Blood dyscrasias, including agranulocytosis, jaundice and hepatic dysfunction have occasionally been reported during therapy with chlordiazepoxide hydrochloride. When chlordiazepoxide hydrochloride treatment is protracted, periodic blood counts and liver function tests are advisable.

Adverse effects reported with use of Librax are those typical of anticholinergic agents, i.e., dryness of the mouth, blurring of vision, urinary hesitancy and constipation. Constipation has occurred most often when Librax therapy has been combined with other spasmolytic agents and/or a low residue diet.

To report SUSPECTED ADVERSE REACTIONS, contact Valeant Pharmaceuticals North America LLC at 1-800-321-4576 or FDA at 1-800-FDA-1088 or www.fda.gov/medwatch.

Drug Abuse And Dependence

Withdrawal symptoms, similar in character to those noted with barbiturates and alcohol (convulsions, tremor, abdominal and muscle cramps, vomiting and sweating), have occurred following abrupt discontinuance of chlordiazepoxide. The more severe withdrawal symptoms have usually been limited to those patients who had received excessive doses over an extended period of time. Generally milder withdrawal symptoms (e.g., dysphoria and insomnia) have been reported following abrupt discontinuance of benzodiazepines taken continuously at therapeutic levels for several months. Consequently, after extended therapy, abrupt discontinuation should generally be avoided and a gradual dosage tapering schedule followed. Addiction-prone individuals (such as drug addicts or alcoholics) should be under careful surveillance when receiving chlordiazepoxide or other psychotropic agents because of the predisposition of such patients to habituation and dependence.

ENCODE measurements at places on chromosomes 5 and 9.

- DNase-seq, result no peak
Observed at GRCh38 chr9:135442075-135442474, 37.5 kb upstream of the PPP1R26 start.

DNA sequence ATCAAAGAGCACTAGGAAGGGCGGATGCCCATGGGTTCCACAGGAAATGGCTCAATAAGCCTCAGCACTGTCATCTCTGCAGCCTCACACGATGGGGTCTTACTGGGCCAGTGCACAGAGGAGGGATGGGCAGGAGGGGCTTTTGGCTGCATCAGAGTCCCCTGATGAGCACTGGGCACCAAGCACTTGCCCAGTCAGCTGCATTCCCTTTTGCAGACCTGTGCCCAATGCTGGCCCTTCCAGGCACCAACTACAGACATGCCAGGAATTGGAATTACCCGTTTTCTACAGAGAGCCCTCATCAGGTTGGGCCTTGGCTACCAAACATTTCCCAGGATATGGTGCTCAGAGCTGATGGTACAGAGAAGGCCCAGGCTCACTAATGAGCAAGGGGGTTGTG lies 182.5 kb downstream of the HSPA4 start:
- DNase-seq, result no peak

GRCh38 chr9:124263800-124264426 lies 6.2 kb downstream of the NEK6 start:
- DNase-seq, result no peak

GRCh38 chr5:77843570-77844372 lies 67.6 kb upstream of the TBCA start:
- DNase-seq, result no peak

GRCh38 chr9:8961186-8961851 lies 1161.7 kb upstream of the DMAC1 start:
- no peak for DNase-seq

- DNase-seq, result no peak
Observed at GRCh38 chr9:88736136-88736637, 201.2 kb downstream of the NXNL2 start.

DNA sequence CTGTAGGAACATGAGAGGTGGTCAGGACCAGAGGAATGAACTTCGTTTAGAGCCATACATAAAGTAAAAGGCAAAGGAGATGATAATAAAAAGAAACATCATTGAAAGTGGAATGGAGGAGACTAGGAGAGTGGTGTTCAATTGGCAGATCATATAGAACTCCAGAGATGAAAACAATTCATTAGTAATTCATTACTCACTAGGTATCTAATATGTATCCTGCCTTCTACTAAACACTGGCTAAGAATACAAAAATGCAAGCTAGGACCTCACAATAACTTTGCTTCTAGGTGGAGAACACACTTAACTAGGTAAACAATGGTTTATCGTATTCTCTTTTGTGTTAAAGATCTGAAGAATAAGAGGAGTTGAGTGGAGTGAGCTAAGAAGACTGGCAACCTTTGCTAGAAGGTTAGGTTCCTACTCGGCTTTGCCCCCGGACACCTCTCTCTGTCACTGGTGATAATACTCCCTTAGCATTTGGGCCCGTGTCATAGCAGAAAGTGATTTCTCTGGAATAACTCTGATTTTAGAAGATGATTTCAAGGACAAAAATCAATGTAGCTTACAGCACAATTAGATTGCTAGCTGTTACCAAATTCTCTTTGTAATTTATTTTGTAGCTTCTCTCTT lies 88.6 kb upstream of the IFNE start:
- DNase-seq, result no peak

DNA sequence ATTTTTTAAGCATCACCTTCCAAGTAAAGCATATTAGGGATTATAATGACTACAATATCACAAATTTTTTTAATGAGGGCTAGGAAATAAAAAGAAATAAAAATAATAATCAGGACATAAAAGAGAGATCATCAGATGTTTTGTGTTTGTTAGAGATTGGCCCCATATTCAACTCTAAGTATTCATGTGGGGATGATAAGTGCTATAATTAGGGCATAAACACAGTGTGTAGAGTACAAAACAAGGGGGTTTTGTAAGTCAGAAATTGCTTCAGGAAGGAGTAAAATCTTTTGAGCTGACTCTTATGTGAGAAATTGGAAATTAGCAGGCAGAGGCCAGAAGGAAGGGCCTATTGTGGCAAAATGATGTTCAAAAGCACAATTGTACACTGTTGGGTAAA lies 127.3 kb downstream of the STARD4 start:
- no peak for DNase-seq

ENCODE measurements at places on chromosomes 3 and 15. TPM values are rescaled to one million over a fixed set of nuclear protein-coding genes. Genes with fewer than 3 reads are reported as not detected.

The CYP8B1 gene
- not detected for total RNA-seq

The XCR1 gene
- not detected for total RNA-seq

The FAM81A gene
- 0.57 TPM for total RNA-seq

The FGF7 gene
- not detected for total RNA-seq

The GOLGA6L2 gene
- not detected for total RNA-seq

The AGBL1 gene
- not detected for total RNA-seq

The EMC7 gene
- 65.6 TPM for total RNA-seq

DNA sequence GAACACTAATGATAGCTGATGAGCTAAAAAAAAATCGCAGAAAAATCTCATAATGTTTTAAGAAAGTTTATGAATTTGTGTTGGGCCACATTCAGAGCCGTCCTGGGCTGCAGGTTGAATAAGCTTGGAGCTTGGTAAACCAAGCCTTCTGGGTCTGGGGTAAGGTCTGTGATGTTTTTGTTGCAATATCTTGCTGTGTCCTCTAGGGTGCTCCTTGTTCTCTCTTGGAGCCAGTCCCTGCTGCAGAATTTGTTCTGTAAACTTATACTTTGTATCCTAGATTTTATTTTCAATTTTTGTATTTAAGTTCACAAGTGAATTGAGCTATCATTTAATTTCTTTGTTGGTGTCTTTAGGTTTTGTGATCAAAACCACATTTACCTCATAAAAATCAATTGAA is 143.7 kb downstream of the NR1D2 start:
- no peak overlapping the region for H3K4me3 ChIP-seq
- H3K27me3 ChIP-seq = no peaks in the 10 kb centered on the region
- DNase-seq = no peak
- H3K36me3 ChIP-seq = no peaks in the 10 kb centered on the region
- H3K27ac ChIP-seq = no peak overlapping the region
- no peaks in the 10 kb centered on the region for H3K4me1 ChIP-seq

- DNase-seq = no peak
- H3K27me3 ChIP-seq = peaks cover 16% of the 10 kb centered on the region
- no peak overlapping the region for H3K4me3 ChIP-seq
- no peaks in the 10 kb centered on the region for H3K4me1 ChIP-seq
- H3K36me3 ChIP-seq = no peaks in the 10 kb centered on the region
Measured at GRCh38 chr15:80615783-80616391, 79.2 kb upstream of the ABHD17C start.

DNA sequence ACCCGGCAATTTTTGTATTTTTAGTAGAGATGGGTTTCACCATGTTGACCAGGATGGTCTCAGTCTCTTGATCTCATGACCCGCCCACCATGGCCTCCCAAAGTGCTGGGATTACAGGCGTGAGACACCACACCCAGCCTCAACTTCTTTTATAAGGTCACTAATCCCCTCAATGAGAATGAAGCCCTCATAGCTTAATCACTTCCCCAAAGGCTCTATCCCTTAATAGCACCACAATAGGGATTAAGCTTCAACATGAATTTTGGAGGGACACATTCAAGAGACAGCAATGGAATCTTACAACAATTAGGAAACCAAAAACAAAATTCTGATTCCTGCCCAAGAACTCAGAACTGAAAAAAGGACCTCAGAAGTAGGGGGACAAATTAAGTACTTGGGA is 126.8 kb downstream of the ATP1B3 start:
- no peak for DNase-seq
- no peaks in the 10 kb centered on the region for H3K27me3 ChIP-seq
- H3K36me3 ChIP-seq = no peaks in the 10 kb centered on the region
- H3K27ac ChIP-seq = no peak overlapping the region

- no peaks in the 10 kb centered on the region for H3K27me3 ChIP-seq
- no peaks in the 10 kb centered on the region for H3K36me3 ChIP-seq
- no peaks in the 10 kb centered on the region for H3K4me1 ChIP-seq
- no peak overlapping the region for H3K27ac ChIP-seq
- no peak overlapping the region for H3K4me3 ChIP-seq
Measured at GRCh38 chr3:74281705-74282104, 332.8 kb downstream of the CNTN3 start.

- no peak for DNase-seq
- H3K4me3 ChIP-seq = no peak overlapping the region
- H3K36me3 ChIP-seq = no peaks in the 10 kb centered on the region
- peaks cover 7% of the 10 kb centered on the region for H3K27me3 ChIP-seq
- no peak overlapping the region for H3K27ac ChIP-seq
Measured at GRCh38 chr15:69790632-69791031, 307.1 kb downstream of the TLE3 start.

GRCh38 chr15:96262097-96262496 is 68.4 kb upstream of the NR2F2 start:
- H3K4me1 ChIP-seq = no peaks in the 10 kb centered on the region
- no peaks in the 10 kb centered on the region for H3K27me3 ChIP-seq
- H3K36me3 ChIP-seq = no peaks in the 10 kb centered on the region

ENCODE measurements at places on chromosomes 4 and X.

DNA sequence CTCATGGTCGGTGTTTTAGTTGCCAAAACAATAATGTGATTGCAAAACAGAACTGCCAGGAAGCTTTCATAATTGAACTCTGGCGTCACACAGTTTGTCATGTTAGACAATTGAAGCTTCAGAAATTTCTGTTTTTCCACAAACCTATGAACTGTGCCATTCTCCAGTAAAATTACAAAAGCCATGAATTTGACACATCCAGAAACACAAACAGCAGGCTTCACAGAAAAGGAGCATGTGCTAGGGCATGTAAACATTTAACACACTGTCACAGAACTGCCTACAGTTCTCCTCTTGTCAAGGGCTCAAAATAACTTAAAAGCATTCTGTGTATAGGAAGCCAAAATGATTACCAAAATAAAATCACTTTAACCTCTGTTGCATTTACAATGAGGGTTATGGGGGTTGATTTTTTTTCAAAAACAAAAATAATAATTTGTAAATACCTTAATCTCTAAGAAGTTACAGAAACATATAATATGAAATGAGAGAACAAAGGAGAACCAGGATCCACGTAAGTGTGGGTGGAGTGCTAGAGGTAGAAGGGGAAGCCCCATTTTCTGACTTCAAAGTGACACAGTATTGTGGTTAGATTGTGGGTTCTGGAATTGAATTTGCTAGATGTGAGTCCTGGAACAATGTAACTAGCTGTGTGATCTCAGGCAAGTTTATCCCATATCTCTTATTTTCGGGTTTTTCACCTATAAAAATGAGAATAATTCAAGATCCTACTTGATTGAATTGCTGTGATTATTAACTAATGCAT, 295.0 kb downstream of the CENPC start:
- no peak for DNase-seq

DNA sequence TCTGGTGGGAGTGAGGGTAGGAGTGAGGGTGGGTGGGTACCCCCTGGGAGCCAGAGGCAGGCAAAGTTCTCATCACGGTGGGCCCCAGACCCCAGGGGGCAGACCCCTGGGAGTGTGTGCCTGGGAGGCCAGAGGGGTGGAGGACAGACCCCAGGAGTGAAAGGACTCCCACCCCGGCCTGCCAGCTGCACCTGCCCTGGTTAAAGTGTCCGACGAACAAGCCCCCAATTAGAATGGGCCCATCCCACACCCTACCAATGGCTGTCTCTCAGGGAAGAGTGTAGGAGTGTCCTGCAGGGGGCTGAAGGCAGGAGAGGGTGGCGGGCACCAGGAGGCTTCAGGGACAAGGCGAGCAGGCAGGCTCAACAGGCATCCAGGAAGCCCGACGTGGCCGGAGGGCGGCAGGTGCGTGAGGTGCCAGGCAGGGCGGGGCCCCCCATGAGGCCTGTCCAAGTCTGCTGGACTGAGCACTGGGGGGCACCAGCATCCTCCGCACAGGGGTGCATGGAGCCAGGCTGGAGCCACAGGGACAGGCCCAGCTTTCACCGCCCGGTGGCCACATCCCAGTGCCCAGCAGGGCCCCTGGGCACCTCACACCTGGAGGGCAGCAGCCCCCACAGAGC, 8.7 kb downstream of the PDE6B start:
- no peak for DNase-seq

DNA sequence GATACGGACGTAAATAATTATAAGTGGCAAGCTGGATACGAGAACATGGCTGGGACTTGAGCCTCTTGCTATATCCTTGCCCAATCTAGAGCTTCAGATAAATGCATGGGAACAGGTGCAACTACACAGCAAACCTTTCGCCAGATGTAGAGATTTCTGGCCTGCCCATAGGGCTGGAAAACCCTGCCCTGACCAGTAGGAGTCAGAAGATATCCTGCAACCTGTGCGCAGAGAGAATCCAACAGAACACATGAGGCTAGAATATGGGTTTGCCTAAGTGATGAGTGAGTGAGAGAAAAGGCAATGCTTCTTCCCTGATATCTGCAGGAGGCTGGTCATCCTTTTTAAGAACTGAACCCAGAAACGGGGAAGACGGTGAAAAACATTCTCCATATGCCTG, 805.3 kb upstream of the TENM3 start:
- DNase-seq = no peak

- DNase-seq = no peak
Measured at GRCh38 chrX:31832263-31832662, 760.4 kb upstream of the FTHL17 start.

Read the entire FDA prescribing information for Librax (Chlordiazepoxide and Clidinium)

Related Resources for Librax

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© Librax Patient Information is supplied by Cerner Multum, Inc. and Librax Consumer information is supplied by First Databank, Inc., used under license and subject to their respective copyrights.